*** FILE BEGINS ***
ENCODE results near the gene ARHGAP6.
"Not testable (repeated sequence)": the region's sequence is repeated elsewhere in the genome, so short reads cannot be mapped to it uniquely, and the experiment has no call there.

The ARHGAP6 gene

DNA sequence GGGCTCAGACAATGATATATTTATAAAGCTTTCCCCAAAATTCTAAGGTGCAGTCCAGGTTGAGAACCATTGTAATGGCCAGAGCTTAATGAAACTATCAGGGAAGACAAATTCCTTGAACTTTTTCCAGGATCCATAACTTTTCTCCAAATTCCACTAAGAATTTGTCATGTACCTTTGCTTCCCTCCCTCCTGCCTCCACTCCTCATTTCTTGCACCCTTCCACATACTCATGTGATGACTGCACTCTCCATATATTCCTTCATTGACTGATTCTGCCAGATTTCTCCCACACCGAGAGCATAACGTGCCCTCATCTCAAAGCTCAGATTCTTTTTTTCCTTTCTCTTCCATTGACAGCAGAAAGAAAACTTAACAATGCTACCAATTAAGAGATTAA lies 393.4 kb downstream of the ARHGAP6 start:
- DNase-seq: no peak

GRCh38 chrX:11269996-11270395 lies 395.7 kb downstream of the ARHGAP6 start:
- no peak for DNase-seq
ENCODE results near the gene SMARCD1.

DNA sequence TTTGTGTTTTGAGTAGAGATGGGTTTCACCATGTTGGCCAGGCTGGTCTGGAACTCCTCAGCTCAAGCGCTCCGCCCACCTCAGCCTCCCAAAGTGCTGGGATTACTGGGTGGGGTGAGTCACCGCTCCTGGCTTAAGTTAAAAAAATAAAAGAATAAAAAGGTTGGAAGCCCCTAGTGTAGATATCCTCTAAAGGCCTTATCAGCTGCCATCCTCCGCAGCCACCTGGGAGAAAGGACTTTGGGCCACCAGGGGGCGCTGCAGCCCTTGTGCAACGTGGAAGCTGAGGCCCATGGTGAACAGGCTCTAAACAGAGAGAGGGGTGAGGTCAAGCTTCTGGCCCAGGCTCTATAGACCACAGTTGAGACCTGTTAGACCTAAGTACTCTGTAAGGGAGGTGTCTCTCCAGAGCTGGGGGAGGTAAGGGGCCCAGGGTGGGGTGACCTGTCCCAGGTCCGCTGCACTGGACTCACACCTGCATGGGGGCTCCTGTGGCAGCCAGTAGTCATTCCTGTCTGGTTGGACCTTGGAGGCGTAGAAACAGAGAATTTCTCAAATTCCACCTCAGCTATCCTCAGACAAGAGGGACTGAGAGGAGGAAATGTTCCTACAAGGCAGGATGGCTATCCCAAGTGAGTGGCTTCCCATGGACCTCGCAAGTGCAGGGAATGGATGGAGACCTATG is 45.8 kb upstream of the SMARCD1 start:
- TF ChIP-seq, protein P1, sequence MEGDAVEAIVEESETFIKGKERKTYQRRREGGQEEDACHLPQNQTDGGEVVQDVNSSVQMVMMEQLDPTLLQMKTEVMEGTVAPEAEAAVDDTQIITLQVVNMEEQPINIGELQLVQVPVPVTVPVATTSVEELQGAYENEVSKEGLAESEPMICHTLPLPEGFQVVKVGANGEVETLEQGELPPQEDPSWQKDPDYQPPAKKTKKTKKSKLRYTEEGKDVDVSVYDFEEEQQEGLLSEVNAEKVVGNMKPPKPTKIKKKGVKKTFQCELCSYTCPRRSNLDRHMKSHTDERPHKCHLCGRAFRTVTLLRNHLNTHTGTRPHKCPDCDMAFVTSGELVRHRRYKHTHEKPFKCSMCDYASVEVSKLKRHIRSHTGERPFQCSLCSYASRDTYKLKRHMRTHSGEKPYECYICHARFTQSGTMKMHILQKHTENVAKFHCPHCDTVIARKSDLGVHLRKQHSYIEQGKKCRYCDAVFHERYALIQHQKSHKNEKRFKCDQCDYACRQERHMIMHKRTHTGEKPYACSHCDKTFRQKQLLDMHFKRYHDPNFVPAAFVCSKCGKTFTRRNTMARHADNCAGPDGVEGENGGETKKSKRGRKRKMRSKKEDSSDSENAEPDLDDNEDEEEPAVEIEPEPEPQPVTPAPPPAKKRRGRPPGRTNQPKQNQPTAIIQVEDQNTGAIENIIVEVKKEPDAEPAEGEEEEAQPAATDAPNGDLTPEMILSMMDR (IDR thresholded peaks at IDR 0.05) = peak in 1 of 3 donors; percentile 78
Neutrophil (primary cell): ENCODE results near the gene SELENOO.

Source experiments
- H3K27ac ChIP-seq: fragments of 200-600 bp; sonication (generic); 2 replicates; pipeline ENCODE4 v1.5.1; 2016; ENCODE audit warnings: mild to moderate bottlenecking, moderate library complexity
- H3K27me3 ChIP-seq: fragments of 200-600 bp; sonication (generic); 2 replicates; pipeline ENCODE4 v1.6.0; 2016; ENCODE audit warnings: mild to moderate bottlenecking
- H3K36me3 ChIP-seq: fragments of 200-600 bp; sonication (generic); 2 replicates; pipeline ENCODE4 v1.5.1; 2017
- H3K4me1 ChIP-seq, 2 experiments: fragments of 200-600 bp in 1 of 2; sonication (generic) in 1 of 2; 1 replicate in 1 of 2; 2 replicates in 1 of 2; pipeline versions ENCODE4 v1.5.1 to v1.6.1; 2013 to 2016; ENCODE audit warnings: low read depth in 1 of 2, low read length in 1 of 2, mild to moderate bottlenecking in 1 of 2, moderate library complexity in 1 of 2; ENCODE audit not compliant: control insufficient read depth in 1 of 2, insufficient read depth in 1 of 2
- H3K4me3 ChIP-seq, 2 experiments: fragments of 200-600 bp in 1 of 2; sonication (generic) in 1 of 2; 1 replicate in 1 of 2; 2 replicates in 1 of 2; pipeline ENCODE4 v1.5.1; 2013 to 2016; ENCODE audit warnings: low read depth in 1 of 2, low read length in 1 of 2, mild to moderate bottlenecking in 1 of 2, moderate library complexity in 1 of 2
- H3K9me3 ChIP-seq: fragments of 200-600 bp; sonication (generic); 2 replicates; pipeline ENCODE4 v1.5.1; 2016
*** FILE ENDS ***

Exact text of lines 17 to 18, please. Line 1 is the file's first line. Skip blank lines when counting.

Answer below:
- H3K4me3 ChIP-seq, 2 experiments: fragments of 200-600 bp in 1 of 2; sonication (generic) in 1 of 2; 1 replicate in 1 of 2; 2 replicates in 1 of 2; pipeline ENCODE4 v1.5.1; 2013 to 2016; ENCODE audit warnings: low read depth in 1 of 2, low read length in 1 of 2, mild to moderate bottlenecking in 1 of 2, moderate library complexity in 1 of 2
- H3K9me3 ChIP-seq: fragments of 200-600 bp; sonication (generic); 2 replicates; pipeline ENCODE4 v1.5.1; 2016